The station was briefly owned by Archibald M'Kellar of Geraldton who had inherited it from his brother in law, James Aitken. M'Kellar, who was described as being of eccentric disposition died in 1904 and left a will leaving his estate to a cousin in Scotland and to hospitals in Perth, Fremantle and Geraldton, but neglected to specify the share each would receive.[12]

Acquired shortly afterward by the Mulcahy brothers, Daniel and Michael, who were well known hoteliers in Perth, Fremantle and Kalgoorlie in 1905. The brothers left the property under the management of Fred Caeser who had been manager at Milly Milly since about 1899.[13]

The station had approximately 300 miles (483 km) of fencing and was under the management of Fred Caeser in 1910. At the time the station was carrying 27,000 merinos which gave an annual clip of 480 bales. 4,000 fat lambs were sold-off from the station the previous year. The station also carrys a herd of 2,700 shorthorn cattle as well 300 odd horses.[14]

A second murder occurred at the station in November 1912 when the cook, James Carlo, was arrested after the station accountant, Percy Tompkiss, was poisoned.[15] Tompkiss' body was found to contain traces of arsenic, used in sheep dip, which it was thought he consumed in a tinted bottle of whiskey. Carlo was committed to stand trial for murder in October 1913[16] At trial Carlos was acquitted on lack of evidence.[17]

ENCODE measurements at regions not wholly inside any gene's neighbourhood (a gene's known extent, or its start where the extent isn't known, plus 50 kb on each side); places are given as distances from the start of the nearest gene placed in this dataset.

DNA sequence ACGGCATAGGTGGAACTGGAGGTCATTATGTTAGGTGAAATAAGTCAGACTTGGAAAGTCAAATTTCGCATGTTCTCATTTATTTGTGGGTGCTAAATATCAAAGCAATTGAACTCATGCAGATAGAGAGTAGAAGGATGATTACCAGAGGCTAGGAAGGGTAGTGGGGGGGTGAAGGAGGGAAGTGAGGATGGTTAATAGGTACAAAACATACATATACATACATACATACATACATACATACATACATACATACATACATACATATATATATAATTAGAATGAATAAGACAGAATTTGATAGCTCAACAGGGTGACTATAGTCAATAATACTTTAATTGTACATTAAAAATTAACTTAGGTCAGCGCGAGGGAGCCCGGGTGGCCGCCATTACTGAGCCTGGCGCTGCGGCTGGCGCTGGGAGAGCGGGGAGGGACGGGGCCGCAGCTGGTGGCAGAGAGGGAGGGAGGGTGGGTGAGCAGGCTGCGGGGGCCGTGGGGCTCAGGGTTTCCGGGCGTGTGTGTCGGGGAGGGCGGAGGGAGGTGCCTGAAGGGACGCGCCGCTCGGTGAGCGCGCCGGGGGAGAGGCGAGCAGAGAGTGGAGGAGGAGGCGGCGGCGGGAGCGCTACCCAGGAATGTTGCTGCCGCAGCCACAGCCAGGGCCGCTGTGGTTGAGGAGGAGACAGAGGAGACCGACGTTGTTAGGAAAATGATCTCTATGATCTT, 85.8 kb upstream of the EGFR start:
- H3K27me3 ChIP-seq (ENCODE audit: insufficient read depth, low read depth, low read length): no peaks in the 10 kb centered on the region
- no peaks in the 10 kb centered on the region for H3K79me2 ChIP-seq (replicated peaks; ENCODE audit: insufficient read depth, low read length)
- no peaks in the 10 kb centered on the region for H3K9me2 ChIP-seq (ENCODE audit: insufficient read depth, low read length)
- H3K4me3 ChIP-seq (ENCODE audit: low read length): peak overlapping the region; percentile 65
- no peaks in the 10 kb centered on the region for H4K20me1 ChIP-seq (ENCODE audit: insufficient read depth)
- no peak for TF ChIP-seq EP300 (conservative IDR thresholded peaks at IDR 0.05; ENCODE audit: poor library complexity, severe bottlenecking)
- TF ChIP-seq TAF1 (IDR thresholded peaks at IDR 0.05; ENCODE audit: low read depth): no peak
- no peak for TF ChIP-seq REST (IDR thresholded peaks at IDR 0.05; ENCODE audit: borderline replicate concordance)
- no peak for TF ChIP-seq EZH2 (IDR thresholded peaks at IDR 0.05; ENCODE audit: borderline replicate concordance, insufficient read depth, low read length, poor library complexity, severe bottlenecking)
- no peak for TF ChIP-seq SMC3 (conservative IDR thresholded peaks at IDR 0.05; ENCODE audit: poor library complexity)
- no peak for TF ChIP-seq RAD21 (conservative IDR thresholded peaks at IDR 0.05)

In 1914 the station was still owned by the Mulcahy family and stocked with between 8,000 to 10,000 sheep as well as approximately 1,500 cattle. The property boasted 48 windmills, mostly shallow but some to a depth of 120 feet (37 m). Mr G. R. Monger had managed the station since 1912.[18]

In 1917 Michael Mulcahy died leaving his brother Daniel to carry on their pastoral and hotel interests.

Daniel Mulcahy died in June 1925 at his home in Fremantle at age 58. His wife a 10 children were at Milly Milly at that time and received the news via Byro Station.[19]

In 1925 the trustees of the late Dan Mulcahy purchased the thorough bred stallion Star Comedy, the third sire bought for the station over the last few years. The first being Mait Mark who died shortly after arriving and the second Hostage was euthanased after breaking a leg. Star Comedy was a foal of Comedy King, a Melbourne Cup winner.[20]

The Mulcahy family turned down some offers on the property including one for £80,000 in 1930.[21]

Rain from the remains of Cyclone Emma in 2006 caused flooding along the much of the Murchison River including Milly Milly where the homestead resembled a small island of dry land among the floodwaters that submerged much of the property.[22]

The station had a poor season with drought striking in 2010. The station manager, Simon Broad, had been feeding stock with lupins and hay as a result of lack of feed on the ground. Calves had to be separated from their mothers and penned near the homestead where they were fed milk replacement pills.[23]

The lesse in 2012 was the Milly Milly Pastoral company, the station is operating under the Crown Lease number CL139-1967 and has the Land Act number LA3114/625.

See also[edit]

References[edit]

  1. ^ "Milly Milly". Northern Times (Carnarvon, Western Australia: National Library of Australia). 18 July 1914. p. 4. Retrieved 25 July 2012. 
  2. ^ "Milly Milly Station". Western Mail (Perth, Western Australia: National Library of Australia). 12 March 1910. p. 12. Retrieved 25 July 2012.